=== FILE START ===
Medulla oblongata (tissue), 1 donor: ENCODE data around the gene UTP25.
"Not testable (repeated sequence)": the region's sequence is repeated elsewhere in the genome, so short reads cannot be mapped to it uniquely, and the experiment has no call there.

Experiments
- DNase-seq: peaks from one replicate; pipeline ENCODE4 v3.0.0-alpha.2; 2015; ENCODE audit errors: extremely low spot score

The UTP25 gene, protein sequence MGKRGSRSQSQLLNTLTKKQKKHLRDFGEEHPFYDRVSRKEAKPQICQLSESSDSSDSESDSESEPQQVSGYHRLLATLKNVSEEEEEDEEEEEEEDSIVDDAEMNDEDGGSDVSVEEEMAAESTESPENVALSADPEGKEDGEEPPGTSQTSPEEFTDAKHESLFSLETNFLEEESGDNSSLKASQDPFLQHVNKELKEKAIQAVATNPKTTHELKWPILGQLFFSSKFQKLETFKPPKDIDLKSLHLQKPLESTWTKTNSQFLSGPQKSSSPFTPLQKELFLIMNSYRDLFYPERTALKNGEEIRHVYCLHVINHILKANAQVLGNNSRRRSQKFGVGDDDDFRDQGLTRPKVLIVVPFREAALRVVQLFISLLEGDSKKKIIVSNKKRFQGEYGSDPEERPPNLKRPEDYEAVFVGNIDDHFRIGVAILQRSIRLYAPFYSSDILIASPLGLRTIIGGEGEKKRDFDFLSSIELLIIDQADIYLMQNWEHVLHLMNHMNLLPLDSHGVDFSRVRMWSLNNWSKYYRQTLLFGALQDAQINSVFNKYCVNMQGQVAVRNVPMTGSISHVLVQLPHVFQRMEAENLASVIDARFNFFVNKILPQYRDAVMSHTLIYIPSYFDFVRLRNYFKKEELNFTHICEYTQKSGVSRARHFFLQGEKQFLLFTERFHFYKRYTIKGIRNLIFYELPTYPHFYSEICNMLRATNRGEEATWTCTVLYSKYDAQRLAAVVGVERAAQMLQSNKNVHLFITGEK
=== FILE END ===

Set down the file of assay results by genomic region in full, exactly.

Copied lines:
Medulla oblongata (tissue), 1 donor: ENCODE data around the gene UTP25.
"Not testable (repeated sequence)": the region's sequence is repeated elsewhere in the genome, so short reads cannot be mapped to it uniquely, and the experiment has no call there.

Experiments
- DNase-seq: peaks from one replicate; pipeline ENCODE4 v3.0.0-alpha.2; 2015; ENCODE audit errors: extremely low spot score

The UTP25 gene, protein sequence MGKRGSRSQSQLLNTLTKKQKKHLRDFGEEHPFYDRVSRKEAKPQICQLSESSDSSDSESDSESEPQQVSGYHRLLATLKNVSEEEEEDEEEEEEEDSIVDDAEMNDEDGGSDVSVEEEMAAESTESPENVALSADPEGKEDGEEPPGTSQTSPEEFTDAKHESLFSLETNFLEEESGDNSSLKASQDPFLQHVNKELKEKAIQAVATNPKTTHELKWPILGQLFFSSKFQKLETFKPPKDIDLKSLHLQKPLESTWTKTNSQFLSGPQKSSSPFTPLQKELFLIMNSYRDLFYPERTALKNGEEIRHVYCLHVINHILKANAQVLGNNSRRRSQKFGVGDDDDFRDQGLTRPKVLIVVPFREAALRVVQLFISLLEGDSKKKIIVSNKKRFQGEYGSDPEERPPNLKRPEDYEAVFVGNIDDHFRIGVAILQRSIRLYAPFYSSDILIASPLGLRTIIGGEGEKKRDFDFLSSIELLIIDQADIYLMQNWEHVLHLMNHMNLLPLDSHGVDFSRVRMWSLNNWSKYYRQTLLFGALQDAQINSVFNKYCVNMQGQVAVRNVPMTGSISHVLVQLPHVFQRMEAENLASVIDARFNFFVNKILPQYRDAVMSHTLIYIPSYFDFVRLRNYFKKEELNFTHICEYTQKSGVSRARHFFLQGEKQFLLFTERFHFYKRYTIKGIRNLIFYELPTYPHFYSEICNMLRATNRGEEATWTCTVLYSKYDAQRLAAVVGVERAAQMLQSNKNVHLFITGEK